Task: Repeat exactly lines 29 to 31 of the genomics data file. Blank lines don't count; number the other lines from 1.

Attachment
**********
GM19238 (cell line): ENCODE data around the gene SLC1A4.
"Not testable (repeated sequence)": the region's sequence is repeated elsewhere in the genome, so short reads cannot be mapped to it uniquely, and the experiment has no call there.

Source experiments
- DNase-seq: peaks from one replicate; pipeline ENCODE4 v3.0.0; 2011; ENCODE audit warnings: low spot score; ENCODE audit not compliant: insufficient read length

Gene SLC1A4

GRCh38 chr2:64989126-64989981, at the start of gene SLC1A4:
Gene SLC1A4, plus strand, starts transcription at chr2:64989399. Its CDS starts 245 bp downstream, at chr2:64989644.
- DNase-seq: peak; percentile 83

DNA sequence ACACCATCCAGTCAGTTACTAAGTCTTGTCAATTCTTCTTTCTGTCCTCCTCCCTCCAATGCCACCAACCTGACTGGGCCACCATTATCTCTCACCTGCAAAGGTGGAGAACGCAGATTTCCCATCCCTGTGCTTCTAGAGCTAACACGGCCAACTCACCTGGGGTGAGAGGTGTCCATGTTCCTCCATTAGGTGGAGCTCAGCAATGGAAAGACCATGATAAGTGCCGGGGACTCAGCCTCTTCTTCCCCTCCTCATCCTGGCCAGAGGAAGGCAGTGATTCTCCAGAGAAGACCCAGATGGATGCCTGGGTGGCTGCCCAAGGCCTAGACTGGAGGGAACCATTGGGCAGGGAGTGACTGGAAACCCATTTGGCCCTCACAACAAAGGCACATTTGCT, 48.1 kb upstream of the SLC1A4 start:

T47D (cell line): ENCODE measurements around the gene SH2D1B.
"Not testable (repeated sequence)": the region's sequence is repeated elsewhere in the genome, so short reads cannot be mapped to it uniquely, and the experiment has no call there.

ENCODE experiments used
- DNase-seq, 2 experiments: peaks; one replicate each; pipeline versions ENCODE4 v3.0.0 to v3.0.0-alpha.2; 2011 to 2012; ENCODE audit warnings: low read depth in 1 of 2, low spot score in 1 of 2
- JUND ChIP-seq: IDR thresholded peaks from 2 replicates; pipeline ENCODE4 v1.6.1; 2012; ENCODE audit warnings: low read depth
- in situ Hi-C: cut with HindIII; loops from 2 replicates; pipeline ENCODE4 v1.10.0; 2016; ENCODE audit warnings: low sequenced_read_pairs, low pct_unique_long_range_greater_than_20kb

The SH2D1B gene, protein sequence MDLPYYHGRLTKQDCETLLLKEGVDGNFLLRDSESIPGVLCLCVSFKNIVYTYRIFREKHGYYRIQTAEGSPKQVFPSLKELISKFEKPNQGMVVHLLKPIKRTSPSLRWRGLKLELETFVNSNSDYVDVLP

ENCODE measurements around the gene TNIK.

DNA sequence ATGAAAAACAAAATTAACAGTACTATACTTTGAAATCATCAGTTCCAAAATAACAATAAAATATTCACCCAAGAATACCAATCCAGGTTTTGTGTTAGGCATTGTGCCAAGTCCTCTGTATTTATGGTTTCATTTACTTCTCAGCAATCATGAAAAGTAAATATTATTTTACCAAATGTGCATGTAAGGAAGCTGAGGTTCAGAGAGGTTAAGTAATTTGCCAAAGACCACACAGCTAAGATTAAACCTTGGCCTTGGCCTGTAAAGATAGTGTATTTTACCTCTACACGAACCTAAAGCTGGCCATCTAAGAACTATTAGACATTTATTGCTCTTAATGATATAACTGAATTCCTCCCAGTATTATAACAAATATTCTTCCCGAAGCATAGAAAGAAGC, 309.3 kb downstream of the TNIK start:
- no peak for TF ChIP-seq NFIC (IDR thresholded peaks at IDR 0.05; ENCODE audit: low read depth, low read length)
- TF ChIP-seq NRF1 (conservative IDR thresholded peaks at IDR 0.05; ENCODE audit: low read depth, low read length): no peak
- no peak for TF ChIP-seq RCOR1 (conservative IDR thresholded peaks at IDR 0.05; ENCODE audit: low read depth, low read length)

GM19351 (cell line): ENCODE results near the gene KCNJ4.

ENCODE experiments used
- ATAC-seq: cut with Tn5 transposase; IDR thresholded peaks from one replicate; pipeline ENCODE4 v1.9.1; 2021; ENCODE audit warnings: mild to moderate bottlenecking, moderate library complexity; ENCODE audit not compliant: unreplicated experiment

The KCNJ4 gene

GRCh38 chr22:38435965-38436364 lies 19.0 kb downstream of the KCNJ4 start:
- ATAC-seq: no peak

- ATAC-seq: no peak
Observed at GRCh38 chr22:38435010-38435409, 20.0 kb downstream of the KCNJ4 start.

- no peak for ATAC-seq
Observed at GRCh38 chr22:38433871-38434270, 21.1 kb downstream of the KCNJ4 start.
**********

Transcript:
Observed at GRCh38 chr22:38435010-38435409, 20.0 kb downstream of the KCNJ4 start.

- no peak for ATAC-seq
Observed at GRCh38 chr22:38433871-38434270, 21.1 kb downstream of the KCNJ4 start.